Apparently I’m not alone. According to The Daily News, about 450 schools will be changing their start and end times this year in order to comply with the new UFT contract. In a nutshell, the contract does two things as far as the school day is concerned: First, it elmininates 37.5 minutes each day that teachers were previously devoting to small-group work and tutoring for students who were behind. Second, it reapportions that time for professional development, parent communication, preparing lessons and all the other behind-the-scenes work that teachers must complete but never have time for.
There are 22,000 kids living in homeless and domestic violence shelters in NYC, according to Volunteers for America. In addition to the trauma and chaos of a transient life, imagine the feeling of arriving for the first day of school in September, seeing all your friends toting shiny, full backpacks ready to learn, and you have ... nothing.
In 2001, Volunteers of America–Greater New York launched Operation Backpack—a fundraising initiative aimed at providing our city's neediest children with the supplies they need to start the school year right. By filling thousands of backpacks with grade-specific supplies, Operation Backpack relieves stressed families of an impossible financial burden, and most important, they help kids living on the fringes get a fighting chance at a solid education.
There are many ways to get involved. Visit the Operation Backpack website for a list of grade-specific supplies and backpack drop-off locations throughout the city. You can also make a straightforward monetary donation to the project, buy supplies for the foundation's amazon wishlist or donate your time in person. It's a wonderful opportunity to do something real and tangible for NYC education, and to show a struggling child you believe in her.
Perhaps that technology camp you enrolled your nature-loving daughter in just wasn’t quite right, or maybe you’ve noticed your teenager spending too many summer days staring at the wall—or a screen. Luckily, there are still lots of free, engaging summer classes and programs in all five boroughs for kids of all ages. It’s not too late! And don't forget to check out our listing of free educational enrichment programs year-round.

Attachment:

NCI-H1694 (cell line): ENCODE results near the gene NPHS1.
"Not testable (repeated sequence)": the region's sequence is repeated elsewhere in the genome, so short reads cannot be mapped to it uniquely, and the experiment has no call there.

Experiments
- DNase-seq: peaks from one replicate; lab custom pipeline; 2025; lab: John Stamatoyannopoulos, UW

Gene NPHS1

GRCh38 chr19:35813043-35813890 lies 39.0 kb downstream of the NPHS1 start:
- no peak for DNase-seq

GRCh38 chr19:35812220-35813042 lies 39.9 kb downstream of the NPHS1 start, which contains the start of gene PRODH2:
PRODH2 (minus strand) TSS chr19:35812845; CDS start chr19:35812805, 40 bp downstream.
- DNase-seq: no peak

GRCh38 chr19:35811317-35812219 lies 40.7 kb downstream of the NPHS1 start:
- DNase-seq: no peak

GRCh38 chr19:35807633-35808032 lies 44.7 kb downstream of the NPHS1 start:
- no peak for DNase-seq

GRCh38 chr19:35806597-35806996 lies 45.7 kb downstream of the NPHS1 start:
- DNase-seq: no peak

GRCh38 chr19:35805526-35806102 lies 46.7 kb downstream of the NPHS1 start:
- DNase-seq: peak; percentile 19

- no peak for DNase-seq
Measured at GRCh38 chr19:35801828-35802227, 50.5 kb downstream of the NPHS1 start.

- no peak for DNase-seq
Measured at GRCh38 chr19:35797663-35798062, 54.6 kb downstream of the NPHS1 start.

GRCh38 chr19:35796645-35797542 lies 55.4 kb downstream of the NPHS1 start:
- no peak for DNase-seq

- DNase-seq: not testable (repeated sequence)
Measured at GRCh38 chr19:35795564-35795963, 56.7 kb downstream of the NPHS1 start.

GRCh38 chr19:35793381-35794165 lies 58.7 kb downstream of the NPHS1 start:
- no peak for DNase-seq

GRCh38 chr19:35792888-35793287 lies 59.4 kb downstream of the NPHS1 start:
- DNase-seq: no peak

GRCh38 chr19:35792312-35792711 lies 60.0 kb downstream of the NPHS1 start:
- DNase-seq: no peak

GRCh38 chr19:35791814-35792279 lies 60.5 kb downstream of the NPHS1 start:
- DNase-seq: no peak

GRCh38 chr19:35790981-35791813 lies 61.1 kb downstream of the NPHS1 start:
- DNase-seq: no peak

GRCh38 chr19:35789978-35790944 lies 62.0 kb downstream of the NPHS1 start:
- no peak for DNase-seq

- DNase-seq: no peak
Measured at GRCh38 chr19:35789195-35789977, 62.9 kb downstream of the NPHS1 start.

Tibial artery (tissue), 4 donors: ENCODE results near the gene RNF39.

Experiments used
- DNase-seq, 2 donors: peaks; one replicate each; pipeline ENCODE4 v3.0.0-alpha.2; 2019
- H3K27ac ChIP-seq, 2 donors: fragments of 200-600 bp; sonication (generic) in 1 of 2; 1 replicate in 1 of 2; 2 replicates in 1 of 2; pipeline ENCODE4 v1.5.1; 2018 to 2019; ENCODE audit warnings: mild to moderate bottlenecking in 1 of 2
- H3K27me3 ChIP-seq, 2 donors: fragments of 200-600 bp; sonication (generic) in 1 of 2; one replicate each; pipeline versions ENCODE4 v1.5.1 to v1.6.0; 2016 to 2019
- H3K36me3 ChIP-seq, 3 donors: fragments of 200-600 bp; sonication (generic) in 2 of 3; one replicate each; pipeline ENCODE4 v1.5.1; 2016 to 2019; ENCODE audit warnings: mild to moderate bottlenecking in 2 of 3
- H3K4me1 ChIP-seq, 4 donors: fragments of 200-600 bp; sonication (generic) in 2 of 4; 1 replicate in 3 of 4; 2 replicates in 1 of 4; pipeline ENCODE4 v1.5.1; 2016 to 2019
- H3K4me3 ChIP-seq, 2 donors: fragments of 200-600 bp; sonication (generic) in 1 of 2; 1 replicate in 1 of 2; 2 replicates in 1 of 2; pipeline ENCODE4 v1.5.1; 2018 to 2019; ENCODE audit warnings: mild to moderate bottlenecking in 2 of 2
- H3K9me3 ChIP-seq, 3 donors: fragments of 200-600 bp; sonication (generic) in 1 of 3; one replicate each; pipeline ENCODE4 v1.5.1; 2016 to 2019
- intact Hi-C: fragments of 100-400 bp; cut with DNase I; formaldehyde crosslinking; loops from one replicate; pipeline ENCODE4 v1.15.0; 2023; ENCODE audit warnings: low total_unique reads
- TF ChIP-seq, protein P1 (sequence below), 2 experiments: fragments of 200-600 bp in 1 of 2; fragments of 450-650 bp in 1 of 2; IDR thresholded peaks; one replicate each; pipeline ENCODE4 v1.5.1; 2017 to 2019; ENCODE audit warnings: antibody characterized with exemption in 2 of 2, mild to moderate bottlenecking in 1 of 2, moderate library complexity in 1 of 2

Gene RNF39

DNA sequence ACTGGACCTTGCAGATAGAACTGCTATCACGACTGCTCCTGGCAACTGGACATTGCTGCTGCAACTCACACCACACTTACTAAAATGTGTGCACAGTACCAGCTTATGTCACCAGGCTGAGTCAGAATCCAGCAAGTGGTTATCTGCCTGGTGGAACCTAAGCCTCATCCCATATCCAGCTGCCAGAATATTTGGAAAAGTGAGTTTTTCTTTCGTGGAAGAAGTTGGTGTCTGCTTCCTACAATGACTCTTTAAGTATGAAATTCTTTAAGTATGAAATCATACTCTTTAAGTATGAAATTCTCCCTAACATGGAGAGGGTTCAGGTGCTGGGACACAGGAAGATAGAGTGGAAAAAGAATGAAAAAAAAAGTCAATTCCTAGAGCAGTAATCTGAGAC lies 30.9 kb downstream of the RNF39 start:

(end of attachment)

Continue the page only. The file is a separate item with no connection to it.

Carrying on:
NYC Parks—Free Outdoor Pools
Visit one of New York City's free outdoor pools. Through Sept. 1, NYC Parks’ outdoor pools are offering amenities including free summer swim programs for all ages and abilities and free, healthy summer meals provided by USDA through SchoolFood, a part of the NYC Department of Education for all children 18 years old and under. Download a flyer to find out more about the local pool in your school district. For more information, visit nyc.gov/parks.
Evening workshops about the high school admissions process for 8th-graders and their families begin next week. Enrollment officials from the Department of Education wll lead information sessions and answer questions about the types of high school programs offered and how to fill out your application. All sessions run from 6:30–8 pm.
Insideschools will be at some workshops too, to meet parents and present our new mobiile high school search.
The first workshop is Tuesday, July 15 at Prospect Heights High School in Brooklyn; on Wednesday, July 16, there will be workshops at Lehman High School in the Bronx and at LaGuardia High School in Manhattan; and on Thursday, July 17, there are sessions at Queens College Kupferberg Center for the Arts (65-30 Kissena Blvd.) and at Staten Island Tech High School.
This editorial, written by Abigail Kramer, associate editor at the Center for NYC Affairs at The New School, home of Insideschools.org, was published in the New York Daily News on June 28, 2014.
When the mayor and the City Council agreed on a budget last week, they added $10 million to a voucher program that helps low-income families pay for daytime and afterschool child care.
The vouchers are an invaluable resource. At a minimum, they allow parents to work. At best, they help families afford the kinds of high-quality programs that prepare kids for success in kindergarten and the years that come after.
Unfortunately, those benefits are not shared equally around the city. As of January 2014, nearly 50 percent of the city's existing low-income vouchers were used in just two Brooklyn neighborhoods—each home to politically powerful Orthodox Jewish communities.
All children, ages 18 and under, may receive free breakfast and lunch every weekday from now until Aug. 29, 2014 at thousands of locations including schools, parks, pools, libraries and New York City Housing Authority complexes. Four mobile food trucks will operate seven days a week throughout the summer at popular places for families.